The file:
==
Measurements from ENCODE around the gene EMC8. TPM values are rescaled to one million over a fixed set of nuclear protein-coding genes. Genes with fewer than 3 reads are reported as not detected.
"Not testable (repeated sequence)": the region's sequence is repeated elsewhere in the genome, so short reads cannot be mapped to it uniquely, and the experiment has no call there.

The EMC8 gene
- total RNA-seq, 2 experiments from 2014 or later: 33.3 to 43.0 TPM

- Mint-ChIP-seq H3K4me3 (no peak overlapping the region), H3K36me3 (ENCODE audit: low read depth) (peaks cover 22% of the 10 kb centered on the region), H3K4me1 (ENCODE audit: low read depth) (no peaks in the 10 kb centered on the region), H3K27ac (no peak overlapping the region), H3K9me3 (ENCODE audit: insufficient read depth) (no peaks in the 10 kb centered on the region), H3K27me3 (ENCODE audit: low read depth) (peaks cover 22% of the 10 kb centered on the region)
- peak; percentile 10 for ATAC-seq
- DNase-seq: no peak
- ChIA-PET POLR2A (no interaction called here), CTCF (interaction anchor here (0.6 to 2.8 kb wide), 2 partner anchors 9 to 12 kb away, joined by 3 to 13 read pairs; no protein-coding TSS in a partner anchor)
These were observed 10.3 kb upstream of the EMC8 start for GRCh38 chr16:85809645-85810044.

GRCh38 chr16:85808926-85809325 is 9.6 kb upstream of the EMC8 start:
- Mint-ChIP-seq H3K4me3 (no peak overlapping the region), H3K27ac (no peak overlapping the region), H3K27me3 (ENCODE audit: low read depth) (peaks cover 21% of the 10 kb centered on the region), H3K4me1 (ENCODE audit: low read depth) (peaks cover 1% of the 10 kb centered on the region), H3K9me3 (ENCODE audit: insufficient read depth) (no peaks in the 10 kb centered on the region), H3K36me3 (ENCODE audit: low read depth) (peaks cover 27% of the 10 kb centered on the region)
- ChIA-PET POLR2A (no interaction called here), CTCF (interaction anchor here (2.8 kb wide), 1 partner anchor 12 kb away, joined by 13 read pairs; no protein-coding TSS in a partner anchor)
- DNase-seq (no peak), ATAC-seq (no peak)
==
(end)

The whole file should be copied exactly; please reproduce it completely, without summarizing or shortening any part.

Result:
Measurements from ENCODE around the gene EMC8. TPM values are rescaled to one million over a fixed set of nuclear protein-coding genes. Genes with fewer than 3 reads are reported as not detected.
"Not testable (repeated sequence)": the region's sequence is repeated elsewhere in the genome, so short reads cannot be mapped to it uniquely, and the experiment has no call there.

The EMC8 gene
- total RNA-seq, 2 experiments from 2014 or later: 33.3 to 43.0 TPM

- Mint-ChIP-seq H3K4me3 (no peak overlapping the region), H3K36me3 (ENCODE audit: low read depth) (peaks cover 22% of the 10 kb centered on the region), H3K4me1 (ENCODE audit: low read depth) (no peaks in the 10 kb centered on the region), H3K27ac (no peak overlapping the region), H3K9me3 (ENCODE audit: insufficient read depth) (no peaks in the 10 kb centered on the region), H3K27me3 (ENCODE audit: low read depth) (peaks cover 22% of the 10 kb centered on the region)
- peak; percentile 10 for ATAC-seq
- DNase-seq: no peak
- ChIA-PET POLR2A (no interaction called here), CTCF (interaction anchor here (0.6 to 2.8 kb wide), 2 partner anchors 9 to 12 kb away, joined by 3 to 13 read pairs; no protein-coding TSS in a partner anchor)
These were observed 10.3 kb upstream of the EMC8 start for GRCh38 chr16:85809645-85810044.

GRCh38 chr16:85808926-85809325 is 9.6 kb upstream of the EMC8 start:
- Mint-ChIP-seq H3K4me3 (no peak overlapping the region), H3K27ac (no peak overlapping the region), H3K27me3 (ENCODE audit: low read depth) (peaks cover 21% of the 10 kb centered on the region), H3K4me1 (ENCODE audit: low read depth) (peaks cover 1% of the 10 kb centered on the region), H3K9me3 (ENCODE audit: insufficient read depth) (no peaks in the 10 kb centered on the region), H3K36me3 (ENCODE audit: low read depth) (peaks cover 27% of the 10 kb centered on the region)
- ChIA-PET POLR2A (no interaction called here), CTCF (interaction anchor here (2.8 kb wide), 1 partner anchor 12 kb away, joined by 13 read pairs; no protein-coding TSS in a partner anchor)
- DNase-seq (no peak), ATAC-seq (no peak)